Saturday, June 12, 2010

Return of the King

Rumors reach us that in a secret ceremony at Buckminster Palace, the CEO of BP, Tony Hayward, has been knighted by Queen Elizabeth.

Our source, whom has chosen to remain confidential, explained: “In 90 days time, BP has done more to reverse the power relationship between the Kingdom and its former colony than anything in nearly a century.”

The damage to British dignity and self-respect was most acutely felt during the first decade of the new century, when to everyone in the world, Britain seemed no more than Bush’s Bitch. When a compliant vassal was needed for the invasion of Iraq, to send elite troops to Basra, to validate the phony Italian memo on uranium from Niger, or to twist Chinese and Russian arms at the UN Security Council, England always bowed to US wishes. As the Downing Street Memo revealed, Foreign Secretary Jack Straw well knew that President George W. Bush had "made up his mind" to take military action and “facts were being fixed around the decision” but "the case was thin." Attorney-General Lord Goldsmith had warned that legal grounds were utterly lacking and that invasion of Iraq would be tantamount to a war crime. Nonetheless, the United Kingdom had no choice but to join the war planning and do as it was told. It was called a “partner” in White House public statements, but handled with thinly-disguised contempt in private.

Since the end of April, the power relationship between the two countries has completely reversed, and Hayward deserves much of the credit.

BP currently has oil reserves of 63 billion barrels in its portfolio, and if the Deepwater Horizon’s blowout pressure is any indication, that amount could be understated. At $60 per barrel, 63 billion barrels represents $3.78 trillion dollars. Costs of the spill are currently running BP 500 million USD (344 million pounds Sterling) per month, so in theory it would take 3780 years at that rate for the company to exhaust its assets through the hole in the bottom of the sea. If the price of oil were to rise to $120 per barrel (it reached $147 two years ago), BP’s assets, applied to present disaster cost levels, would not run out for 7562 years.

On April 2, 2010, eighteen days before the explosion in the Gulf, US President Obama, in a gala ceremony unveiling his plan to open US coastal waters to deep-sea drilling, announced, “It turns out, by the way, that oil rigs today generally don't cause spills. They are technologically very advanced.”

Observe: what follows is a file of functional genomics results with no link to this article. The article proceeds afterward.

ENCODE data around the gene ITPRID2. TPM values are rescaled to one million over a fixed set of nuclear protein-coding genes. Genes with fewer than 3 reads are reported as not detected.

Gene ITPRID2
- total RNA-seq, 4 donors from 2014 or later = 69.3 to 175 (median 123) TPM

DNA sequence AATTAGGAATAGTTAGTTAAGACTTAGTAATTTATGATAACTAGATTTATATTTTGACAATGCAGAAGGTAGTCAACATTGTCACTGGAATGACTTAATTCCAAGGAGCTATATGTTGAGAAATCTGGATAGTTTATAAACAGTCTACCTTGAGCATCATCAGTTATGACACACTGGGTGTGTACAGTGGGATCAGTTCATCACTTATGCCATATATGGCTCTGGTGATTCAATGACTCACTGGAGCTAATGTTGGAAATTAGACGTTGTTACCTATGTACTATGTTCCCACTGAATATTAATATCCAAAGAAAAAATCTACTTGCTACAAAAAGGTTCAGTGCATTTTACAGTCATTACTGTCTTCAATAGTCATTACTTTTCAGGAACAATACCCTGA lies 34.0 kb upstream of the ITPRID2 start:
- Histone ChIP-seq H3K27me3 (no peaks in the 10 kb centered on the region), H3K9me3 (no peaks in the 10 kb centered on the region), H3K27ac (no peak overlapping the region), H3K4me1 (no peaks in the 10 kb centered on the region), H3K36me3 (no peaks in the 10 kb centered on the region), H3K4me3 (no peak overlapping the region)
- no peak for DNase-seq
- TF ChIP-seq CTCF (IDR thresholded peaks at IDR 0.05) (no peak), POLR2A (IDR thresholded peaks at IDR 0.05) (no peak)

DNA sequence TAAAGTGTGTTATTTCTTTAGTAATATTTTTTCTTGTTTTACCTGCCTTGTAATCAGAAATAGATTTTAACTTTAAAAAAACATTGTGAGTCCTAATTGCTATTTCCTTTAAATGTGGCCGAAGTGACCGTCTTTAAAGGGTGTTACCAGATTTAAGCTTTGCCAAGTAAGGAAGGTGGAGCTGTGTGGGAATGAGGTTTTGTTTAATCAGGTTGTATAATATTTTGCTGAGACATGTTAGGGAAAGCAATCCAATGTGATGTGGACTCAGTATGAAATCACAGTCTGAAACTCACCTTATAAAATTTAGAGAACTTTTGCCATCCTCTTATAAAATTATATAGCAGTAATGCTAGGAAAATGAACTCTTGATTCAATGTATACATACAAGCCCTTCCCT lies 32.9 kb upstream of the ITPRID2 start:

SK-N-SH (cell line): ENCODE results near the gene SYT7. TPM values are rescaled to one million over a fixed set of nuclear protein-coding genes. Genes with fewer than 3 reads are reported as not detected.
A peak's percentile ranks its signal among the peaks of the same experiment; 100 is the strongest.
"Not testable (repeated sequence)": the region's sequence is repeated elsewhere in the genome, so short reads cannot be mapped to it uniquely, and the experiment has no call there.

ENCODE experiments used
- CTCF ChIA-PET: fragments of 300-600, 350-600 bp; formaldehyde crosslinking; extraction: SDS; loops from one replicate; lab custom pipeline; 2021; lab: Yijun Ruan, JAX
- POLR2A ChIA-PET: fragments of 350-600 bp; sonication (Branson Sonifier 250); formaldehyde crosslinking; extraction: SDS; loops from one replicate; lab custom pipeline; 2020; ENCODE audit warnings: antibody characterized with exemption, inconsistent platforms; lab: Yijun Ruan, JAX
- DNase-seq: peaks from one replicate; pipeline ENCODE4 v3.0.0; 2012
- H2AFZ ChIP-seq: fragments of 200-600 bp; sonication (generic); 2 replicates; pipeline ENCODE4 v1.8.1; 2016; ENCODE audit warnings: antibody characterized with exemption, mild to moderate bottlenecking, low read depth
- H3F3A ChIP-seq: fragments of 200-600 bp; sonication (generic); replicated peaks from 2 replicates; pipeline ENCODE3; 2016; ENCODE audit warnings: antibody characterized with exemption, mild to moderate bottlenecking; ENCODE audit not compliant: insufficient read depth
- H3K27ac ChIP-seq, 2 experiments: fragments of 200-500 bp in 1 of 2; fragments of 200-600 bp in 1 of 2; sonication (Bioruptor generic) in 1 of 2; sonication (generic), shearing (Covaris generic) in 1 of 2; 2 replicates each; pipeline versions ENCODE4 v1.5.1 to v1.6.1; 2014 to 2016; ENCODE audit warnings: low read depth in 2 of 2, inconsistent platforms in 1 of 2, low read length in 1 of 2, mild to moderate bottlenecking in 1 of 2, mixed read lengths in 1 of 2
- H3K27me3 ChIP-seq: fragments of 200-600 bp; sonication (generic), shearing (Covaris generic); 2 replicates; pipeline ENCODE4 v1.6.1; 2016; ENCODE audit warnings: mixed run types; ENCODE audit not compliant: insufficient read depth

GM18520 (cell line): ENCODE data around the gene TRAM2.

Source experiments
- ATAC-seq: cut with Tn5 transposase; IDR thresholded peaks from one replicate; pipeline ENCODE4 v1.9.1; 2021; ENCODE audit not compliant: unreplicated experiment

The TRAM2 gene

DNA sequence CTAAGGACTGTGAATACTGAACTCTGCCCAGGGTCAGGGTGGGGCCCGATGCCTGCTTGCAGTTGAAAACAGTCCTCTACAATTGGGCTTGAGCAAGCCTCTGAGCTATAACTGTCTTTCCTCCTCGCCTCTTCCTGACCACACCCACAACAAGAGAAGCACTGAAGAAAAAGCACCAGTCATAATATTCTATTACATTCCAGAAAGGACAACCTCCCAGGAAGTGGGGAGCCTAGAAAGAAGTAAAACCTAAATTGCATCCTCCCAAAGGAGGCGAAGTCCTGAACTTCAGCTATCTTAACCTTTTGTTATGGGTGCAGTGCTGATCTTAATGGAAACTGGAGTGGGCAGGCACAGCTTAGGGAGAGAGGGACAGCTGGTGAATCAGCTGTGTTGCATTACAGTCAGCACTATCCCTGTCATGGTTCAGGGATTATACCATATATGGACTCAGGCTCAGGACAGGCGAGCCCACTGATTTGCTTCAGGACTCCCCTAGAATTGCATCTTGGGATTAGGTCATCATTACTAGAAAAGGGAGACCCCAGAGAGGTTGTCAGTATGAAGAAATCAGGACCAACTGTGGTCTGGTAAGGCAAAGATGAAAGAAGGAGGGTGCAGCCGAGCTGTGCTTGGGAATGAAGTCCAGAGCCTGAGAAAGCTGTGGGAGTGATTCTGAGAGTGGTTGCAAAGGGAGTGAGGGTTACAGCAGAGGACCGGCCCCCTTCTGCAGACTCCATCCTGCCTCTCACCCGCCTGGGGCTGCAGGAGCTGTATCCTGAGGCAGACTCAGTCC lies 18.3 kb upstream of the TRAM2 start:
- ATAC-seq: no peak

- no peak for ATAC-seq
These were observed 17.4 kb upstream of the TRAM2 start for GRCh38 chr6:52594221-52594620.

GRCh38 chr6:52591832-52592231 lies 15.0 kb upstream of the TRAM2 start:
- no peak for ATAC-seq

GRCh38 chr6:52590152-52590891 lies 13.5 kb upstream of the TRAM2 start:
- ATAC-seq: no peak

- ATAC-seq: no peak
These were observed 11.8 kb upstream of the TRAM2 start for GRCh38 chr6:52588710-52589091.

A report in the June 20 issue of Rolling Stone  reveals that the White House was caught flatfooted by the scale and implications of the disaster. Within the first 48 hours the President’s national security briefers advised him that the flow rate might be 110,000 barrels per day, that the loop current could wipe out the Eastern Gulf and Florida Keys fisheries, and possibly even tar beaches from Hilton Head to Hyannisport during peak summer vacation months. The damage to the nation’s seafood and tourism industries would be immense, and there are as yet no technology remedies known to politics or science.

And don’t forget the pelicans.

A blame game immediately ensued, with BP the principal target, but BP held too many cards and quickly outplayed the White House with finesse and panache.
First, it controlled the intel: concealing its high-definition cameras and other devices that would have easily allowed government scientists to calculate the flow rate of oil and gas into the Gulf; denying the presence of any underwater plume; claiming a release rate of only 5000 barrels per day. BP thumbed its nose at the puny capabilities of the United States to either assess or repair the damage.

Then it controlled the mass media: buying up search engines; taking over prime time news commercial spots with its mea culpa, and “we’ll protect you” advertisements; putting its top management at the front lines with rolled-up sleeves and ready sound bytes.

The failure of nearly every attempt at an engineered solution by the oil company made no difference to its immunity, either from criminal prosecution or the nationalization of its assets. BP’s hole card was the 9 billion dollars worth of petroleum products that it supplied the US military each year to keep boots on the ground in Af-Pak and Predator drones flying over Yemen. Without BP’s willing cooperation, every carrier fleet at sea would have to return to port, and the White House knew it.

The irony is that even as the U.S.’s oil addiction continues to feather the nests of British pensioners, that addiction could be ended virtually overnight, as every president since Jimmy Carter has well known. As John Michael Greer pointed out in The Long Descent, if the average USAnian used only as much energy as the average European, the US would be exporting oil, not importing it. Only 4 percent of the land area of the US (rooftops, deserts, and areas near cities) is enough to supply all US energy requirements, solely from the sun and wind. Even less space would be needed if the US used its long, now greasier, coastlines to tap wave and ocean thermal energy. Only the colony’s political insistence on clinging to spendthrift habit keeps BP stockholders laughing all the way to the bank.

While the Buckingham Palace ceremony was a closely guarded secret, Hayward continued to put the best foot forward for his company. “Everyone at BP is heartbroken by this event, by the loss of life and by the damage to the environment and to the livelihoods of the people of the Gulf Coast,” Hayward told the cameras. “It should not have happened and we are bound and determined to learn every lesson to try and ensure it never happens again.”

Never, that is, until another lesson in empire might be required.




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